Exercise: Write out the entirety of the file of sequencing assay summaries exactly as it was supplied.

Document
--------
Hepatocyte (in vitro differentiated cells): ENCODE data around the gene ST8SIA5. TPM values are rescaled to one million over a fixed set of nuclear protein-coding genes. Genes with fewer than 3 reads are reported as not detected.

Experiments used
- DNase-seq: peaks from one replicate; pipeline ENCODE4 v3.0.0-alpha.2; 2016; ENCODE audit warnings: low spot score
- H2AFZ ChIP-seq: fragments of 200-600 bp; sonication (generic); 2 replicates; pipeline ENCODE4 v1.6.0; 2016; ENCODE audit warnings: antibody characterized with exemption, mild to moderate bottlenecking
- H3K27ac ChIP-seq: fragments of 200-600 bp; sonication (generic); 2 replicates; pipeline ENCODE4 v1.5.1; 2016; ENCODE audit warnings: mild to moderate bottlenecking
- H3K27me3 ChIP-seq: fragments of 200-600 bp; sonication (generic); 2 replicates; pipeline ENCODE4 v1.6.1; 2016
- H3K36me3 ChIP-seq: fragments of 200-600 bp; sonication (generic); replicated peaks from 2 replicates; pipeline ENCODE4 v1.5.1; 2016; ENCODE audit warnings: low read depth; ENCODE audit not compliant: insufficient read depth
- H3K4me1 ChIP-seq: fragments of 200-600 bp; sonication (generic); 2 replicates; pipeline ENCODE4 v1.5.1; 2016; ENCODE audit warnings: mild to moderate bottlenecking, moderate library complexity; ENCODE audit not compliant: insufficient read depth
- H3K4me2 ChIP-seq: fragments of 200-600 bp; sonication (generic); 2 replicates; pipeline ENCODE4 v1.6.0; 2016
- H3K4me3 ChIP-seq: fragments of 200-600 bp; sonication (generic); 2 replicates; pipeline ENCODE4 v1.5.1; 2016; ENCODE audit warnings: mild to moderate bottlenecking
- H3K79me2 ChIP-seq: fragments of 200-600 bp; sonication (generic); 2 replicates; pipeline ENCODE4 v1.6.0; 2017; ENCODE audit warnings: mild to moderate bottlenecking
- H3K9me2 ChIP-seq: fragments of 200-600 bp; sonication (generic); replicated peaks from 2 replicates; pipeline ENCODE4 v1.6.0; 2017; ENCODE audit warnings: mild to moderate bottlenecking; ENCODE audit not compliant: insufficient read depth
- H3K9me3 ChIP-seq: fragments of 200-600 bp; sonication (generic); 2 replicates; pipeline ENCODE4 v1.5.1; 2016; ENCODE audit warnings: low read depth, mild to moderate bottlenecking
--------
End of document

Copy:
Hepatocyte (in vitro differentiated cells): ENCODE data around the gene ST8SIA5. TPM values are rescaled to one million over a fixed set of nuclear protein-coding genes. Genes with fewer than 3 reads are reported as not detected.

Experiments used
- DNase-seq: peaks from one replicate; pipeline ENCODE4 v3.0.0-alpha.2; 2016; ENCODE audit warnings: low spot score
- H2AFZ ChIP-seq: fragments of 200-600 bp; sonication (generic); 2 replicates; pipeline ENCODE4 v1.6.0; 2016; ENCODE audit warnings: antibody characterized with exemption, mild to moderate bottlenecking
- H3K27ac ChIP-seq: fragments of 200-600 bp; sonication (generic); 2 replicates; pipeline ENCODE4 v1.5.1; 2016; ENCODE audit warnings: mild to moderate bottlenecking
- H3K27me3 ChIP-seq: fragments of 200-600 bp; sonication (generic); 2 replicates; pipeline ENCODE4 v1.6.1; 2016
- H3K36me3 ChIP-seq: fragments of 200-600 bp; sonication (generic); replicated peaks from 2 replicates; pipeline ENCODE4 v1.5.1; 2016; ENCODE audit warnings: low read depth; ENCODE audit not compliant: insufficient read depth
- H3K4me1 ChIP-seq: fragments of 200-600 bp; sonication (generic); 2 replicates; pipeline ENCODE4 v1.5.1; 2016; ENCODE audit warnings: mild to moderate bottlenecking, moderate library complexity; ENCODE audit not compliant: insufficient read depth
- H3K4me2 ChIP-seq: fragments of 200-600 bp; sonication (generic); 2 replicates; pipeline ENCODE4 v1.6.0; 2016
- H3K4me3 ChIP-seq: fragments of 200-600 bp; sonication (generic); 2 replicates; pipeline ENCODE4 v1.5.1; 2016; ENCODE audit warnings: mild to moderate bottlenecking
- H3K79me2 ChIP-seq: fragments of 200-600 bp; sonication (generic); 2 replicates; pipeline ENCODE4 v1.6.0; 2017; ENCODE audit warnings: mild to moderate bottlenecking
- H3K9me2 ChIP-seq: fragments of 200-600 bp; sonication (generic); replicated peaks from 2 replicates; pipeline ENCODE4 v1.6.0; 2017; ENCODE audit warnings: mild to moderate bottlenecking; ENCODE audit not compliant: insufficient read depth
- H3K9me3 ChIP-seq: fragments of 200-600 bp; sonication (generic); 2 replicates; pipeline ENCODE4 v1.5.1; 2016; ENCODE audit warnings: low read depth, mild to moderate bottlenecking